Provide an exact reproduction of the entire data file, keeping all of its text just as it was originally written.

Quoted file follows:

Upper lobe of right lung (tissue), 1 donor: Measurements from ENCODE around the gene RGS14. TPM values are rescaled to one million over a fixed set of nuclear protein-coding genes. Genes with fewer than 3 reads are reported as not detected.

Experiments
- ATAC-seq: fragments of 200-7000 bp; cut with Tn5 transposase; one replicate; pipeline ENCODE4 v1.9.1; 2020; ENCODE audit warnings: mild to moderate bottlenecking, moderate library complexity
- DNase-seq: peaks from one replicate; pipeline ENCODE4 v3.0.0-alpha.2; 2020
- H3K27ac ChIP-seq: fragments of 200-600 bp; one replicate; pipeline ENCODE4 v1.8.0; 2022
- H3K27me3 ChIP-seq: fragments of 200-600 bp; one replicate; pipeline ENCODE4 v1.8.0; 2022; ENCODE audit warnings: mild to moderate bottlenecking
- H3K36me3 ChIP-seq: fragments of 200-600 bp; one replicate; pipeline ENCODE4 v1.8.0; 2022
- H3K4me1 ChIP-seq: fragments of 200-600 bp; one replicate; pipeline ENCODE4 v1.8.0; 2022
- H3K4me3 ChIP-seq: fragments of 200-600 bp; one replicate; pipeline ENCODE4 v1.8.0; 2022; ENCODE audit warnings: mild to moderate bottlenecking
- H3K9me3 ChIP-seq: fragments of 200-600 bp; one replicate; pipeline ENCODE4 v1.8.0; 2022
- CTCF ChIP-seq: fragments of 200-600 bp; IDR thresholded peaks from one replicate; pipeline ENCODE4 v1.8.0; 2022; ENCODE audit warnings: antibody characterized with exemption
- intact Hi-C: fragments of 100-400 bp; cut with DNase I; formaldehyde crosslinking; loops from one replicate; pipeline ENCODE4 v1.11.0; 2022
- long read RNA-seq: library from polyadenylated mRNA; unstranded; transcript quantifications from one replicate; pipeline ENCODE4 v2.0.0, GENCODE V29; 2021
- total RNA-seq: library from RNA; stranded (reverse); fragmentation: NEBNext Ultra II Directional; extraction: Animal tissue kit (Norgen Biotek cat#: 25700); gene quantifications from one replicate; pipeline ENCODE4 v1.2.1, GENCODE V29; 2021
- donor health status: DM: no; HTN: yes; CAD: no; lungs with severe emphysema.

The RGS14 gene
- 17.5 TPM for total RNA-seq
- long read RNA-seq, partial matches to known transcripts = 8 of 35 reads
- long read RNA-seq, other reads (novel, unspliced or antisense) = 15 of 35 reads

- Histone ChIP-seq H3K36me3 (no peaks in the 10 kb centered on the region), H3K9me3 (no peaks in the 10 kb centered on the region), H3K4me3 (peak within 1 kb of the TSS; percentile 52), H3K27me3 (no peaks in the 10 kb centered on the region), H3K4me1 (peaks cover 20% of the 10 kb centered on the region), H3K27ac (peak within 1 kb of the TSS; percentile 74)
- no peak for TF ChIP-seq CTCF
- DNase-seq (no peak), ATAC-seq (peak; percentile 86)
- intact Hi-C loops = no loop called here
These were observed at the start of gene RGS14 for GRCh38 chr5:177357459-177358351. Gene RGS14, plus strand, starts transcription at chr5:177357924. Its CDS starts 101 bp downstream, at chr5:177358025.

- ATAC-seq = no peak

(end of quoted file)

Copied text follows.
Upper lobe of right lung (tissue), 1 donor: Measurements from ENCODE around the gene RGS14. TPM values are rescaled to one million over a fixed set of nuclear protein-coding genes. Genes with fewer than 3 reads are reported as not detected.

Experiments
- ATAC-seq: fragments of 200-7000 bp; cut with Tn5 transposase; one replicate; pipeline ENCODE4 v1.9.1; 2020; ENCODE audit warnings: mild to moderate bottlenecking, moderate library complexity
- DNase-seq: peaks from one replicate; pipeline ENCODE4 v3.0.0-alpha.2; 2020
- H3K27ac ChIP-seq: fragments of 200-600 bp; one replicate; pipeline ENCODE4 v1.8.0; 2022
- H3K27me3 ChIP-seq: fragments of 200-600 bp; one replicate; pipeline ENCODE4 v1.8.0; 2022; ENCODE audit warnings: mild to moderate bottlenecking
- H3K36me3 ChIP-seq: fragments of 200-600 bp; one replicate; pipeline ENCODE4 v1.8.0; 2022
- H3K4me1 ChIP-seq: fragments of 200-600 bp; one replicate; pipeline ENCODE4 v1.8.0; 2022
- H3K4me3 ChIP-seq: fragments of 200-600 bp; one replicate; pipeline ENCODE4 v1.8.0; 2022; ENCODE audit warnings: mild to moderate bottlenecking
- H3K9me3 ChIP-seq: fragments of 200-600 bp; one replicate; pipeline ENCODE4 v1.8.0; 2022
- CTCF ChIP-seq: fragments of 200-600 bp; IDR thresholded peaks from one replicate; pipeline ENCODE4 v1.8.0; 2022; ENCODE audit warnings: antibody characterized with exemption
- intact Hi-C: fragments of 100-400 bp; cut with DNase I; formaldehyde crosslinking; loops from one replicate; pipeline ENCODE4 v1.11.0; 2022
- long read RNA-seq: library from polyadenylated mRNA; unstranded; transcript quantifications from one replicate; pipeline ENCODE4 v2.0.0, GENCODE V29; 2021
- total RNA-seq: library from RNA; stranded (reverse); fragmentation: NEBNext Ultra II Directional; extraction: Animal tissue kit (Norgen Biotek cat#: 25700); gene quantifications from one replicate; pipeline ENCODE4 v1.2.1, GENCODE V29; 2021
- donor health status: DM: no; HTN: yes; CAD: no; lungs with severe emphysema.

The RGS14 gene
- 17.5 TPM for total RNA-seq
- long read RNA-seq, partial matches to known transcripts = 8 of 35 reads
- long read RNA-seq, other reads (novel, unspliced or antisense) = 15 of 35 reads

- Histone ChIP-seq H3K36me3 (no peaks in the 10 kb centered on the region), H3K9me3 (no peaks in the 10 kb centered on the region), H3K4me3 (peak within 1 kb of the TSS; percentile 52), H3K27me3 (no peaks in the 10 kb centered on the region), H3K4me1 (peaks cover 20% of the 10 kb centered on the region), H3K27ac (peak within 1 kb of the TSS; percentile 74)
- no peak for TF ChIP-seq CTCF
- DNase-seq (no peak), ATAC-seq (peak; percentile 86)
- intact Hi-C loops = no loop called here
These were observed at the start of gene RGS14 for GRCh38 chr5:177357459-177358351. Gene RGS14, plus strand, starts transcription at chr5:177357924. Its CDS starts 101 bp downstream, at chr5:177358025.

- ATAC-seq = no peak